The third volume is devoted to Sibbes’s exposition of 2 Corinthians 1. Solid doctrine, love for Christ, and warm pastoral applications abound in this commentary. Sibbes is full of Christ when he describes the Christian in his sufferings and the promised comfort of God, saying that sufferings precede comforts because that was the pattern Christ established for us. This work also contains Sibbes’s notable teaching on the sealing of the Holy Spirit (vv. 22-23).
According to Sibbes, looking at the role of the Spirit in sealing the soul of believers is like examining His work in personal assurance of faith. Sibbes viewed the sealing of the Spirit as two distinct matters, however. He distinguished between the office or function of the Spirit as a seal given in regeneration to a sinner and the work of the Spirit in applying that seal to the believer’s consciousness.
The once-for-all sealing of salvation is granted when a person first believes in Christ. Sibbes taught that as a king’s image is stamped upon wax, so the Spirit stamps believers’ souls with the image of Christ from the moment of believing. Such sealing produces in every believer a lifelong desire to be transformed fully into the image of Christ.
This seal, which every believer has whether he is conscious of it or not, is a mark of authenticity that distinguishes the believer from the world. As merchants mark their wares and herdsmen brand their sheep, so God seals His people to declare that they are His rightful property and that He has authority over them, Sibbes said.
The second kind of sealing is a process. It is the kind of assurance that can gradually increase throughout a believer’s life through singular experiences and by daily, spiritual growth. This sealing can be observed in the fruits of sanctification, such as peace of conscience; the spirit of adoption whereby we cry “Abba, Father”; prayers of fervent supplication; and conformity with the heavenly image of Christ. Sibbes thus emphasized both the intuitive testimony of the Spirit and the sanctifying fruits of the Spirit.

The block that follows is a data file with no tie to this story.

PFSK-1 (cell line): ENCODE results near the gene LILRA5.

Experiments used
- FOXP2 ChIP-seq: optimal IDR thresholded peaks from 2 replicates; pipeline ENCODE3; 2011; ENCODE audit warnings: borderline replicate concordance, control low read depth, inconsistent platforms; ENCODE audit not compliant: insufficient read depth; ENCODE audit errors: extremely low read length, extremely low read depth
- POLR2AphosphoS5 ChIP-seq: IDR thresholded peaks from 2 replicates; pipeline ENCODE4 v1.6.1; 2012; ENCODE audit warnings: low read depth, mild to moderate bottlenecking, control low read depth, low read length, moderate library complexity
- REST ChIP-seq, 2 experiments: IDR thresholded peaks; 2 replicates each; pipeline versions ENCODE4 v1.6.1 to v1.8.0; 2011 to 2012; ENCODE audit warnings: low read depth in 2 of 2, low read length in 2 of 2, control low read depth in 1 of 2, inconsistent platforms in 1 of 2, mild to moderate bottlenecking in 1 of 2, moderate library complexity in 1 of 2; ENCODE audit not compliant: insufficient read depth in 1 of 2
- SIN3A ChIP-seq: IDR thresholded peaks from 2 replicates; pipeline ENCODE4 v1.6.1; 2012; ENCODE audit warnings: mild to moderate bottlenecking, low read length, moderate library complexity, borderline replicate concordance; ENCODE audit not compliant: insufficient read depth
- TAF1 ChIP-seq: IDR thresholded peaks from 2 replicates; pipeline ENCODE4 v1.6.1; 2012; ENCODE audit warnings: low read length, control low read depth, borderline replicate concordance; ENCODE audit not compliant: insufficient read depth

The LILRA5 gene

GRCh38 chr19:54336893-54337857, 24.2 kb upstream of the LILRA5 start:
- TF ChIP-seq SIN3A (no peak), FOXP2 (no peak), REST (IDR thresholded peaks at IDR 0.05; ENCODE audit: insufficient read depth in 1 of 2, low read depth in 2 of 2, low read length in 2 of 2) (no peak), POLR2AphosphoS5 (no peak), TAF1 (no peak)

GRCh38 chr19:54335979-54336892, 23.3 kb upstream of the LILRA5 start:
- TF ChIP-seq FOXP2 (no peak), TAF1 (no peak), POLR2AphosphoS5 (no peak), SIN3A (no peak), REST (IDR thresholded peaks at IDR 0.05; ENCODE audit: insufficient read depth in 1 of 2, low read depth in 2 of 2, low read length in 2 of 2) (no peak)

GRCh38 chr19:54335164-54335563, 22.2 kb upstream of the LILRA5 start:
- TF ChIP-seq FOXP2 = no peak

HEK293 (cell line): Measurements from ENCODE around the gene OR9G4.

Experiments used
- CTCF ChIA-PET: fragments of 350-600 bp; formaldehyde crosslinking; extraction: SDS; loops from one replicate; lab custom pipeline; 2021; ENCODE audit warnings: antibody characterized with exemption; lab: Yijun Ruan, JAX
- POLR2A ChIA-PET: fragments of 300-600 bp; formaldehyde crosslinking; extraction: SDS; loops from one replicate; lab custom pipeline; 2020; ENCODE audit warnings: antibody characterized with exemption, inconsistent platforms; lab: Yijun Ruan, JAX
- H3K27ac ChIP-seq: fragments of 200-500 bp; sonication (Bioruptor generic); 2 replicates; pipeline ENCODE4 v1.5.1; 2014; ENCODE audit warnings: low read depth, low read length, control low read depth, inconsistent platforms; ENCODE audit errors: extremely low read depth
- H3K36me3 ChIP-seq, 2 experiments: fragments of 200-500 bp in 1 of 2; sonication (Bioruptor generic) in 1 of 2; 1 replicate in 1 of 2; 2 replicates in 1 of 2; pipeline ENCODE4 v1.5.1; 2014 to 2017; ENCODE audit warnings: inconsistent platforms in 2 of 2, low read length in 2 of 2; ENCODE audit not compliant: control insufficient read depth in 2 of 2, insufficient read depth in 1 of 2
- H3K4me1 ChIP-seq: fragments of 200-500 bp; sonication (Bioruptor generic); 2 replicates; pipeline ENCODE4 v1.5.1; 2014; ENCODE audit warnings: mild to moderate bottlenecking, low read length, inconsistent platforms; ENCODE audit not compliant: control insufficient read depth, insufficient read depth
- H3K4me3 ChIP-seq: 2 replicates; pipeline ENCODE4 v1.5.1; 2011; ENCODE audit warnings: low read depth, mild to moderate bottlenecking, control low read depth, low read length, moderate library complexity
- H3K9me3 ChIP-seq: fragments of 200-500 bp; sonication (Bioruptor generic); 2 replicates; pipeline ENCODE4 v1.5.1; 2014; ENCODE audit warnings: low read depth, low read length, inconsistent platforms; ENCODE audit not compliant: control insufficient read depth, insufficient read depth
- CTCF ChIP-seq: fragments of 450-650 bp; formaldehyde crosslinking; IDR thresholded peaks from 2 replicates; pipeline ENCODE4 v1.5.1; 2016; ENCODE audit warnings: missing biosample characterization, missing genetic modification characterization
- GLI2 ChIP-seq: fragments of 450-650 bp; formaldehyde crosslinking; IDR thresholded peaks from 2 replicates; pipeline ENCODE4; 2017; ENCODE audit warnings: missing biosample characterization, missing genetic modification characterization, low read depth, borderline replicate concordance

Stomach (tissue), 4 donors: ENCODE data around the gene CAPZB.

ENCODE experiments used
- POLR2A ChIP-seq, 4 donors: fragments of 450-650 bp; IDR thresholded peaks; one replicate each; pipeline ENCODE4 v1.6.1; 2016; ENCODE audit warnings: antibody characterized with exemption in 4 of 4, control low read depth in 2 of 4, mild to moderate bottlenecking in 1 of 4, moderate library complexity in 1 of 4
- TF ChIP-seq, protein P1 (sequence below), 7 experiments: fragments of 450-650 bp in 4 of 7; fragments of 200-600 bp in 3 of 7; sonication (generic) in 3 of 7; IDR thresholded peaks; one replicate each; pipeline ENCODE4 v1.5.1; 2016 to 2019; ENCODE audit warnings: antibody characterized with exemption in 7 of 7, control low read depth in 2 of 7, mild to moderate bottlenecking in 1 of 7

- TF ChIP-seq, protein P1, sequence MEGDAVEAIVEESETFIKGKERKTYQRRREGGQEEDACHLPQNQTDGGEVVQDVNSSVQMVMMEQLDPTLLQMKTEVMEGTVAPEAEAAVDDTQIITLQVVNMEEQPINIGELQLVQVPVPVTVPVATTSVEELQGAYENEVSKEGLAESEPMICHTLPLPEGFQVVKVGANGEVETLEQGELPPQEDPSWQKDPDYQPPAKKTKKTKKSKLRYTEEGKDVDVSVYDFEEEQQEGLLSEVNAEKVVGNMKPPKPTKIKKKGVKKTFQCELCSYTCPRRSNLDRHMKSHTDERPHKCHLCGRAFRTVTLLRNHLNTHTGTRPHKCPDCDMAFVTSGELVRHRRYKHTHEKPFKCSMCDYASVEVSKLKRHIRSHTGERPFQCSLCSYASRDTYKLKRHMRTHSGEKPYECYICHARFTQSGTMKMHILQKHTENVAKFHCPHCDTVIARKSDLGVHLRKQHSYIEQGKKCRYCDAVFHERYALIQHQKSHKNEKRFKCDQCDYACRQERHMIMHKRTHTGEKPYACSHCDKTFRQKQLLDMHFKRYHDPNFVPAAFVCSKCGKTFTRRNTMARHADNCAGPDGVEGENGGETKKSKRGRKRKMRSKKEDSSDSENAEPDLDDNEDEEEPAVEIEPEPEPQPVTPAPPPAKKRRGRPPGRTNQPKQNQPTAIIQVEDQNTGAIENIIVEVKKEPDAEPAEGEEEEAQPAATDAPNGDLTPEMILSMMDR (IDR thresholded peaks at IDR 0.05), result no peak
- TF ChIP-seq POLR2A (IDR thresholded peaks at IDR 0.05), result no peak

The Spirit grants this special sealing to saints in times of great trial, Sibbes said. The Spirit gave such seals “even as parents [who] smile upon their children when they need it most.” Such sealing was “a sweet kiss vouchsafed to the soul.” Paul in the dungeon, Daniel in the lions’ den, and his three friends in the fiery furnace experienced that kind of encouragement.
Volume 4 contains other sermons on texts or portions of the two epistles to the Corinthians, including “Glorious Freedom: The Excellency of the Gospel Above the Law” (see below) and an exposition of 2 Corinthians 4. This volume emphasizes the centrality of Christ and the role of the Spirit in the lives of believers. According to Sibbes, the Spirit must be an integral part of our lives, our churches, and our world. We must relish His indwelling and His comforting work, while striving not to grieve Him. We should walk in daily communication with the Spirit through the Word, relying upon every office the Holy Spirit provides, as described in Scripture. As Sibbes writes: “The Holy Spirit being in us, after he that prepared us for a house for himself to dwell in and to take up his rest and delight in, he doth also become unto us a counselor in all our doubts, a comforter in all our distresses, a solicitor to all duty, a guide in the whole course of life, until we dwell with him forever in heaven, unto which his dwelling here in us doth tend.”
The fifth volume offers teaching on passages in Romans, Galatians, Ephesians, Philippians, Colossians, and 1 Timothy. They contain sermons on several of the richest and best known of all Paul’s words, such as Romans 8:28 and Galatians 2:20, and address subjects such as the art of contentment, the life of faith, the power of Christ’s resurrection, the Christian’s end, Christian work, and the providence of God. Most well-known are Sibbes’s “A Fountain Sealed” (Eph. 4:30) and “The Fountain Opened” (1 Tim. 3:16).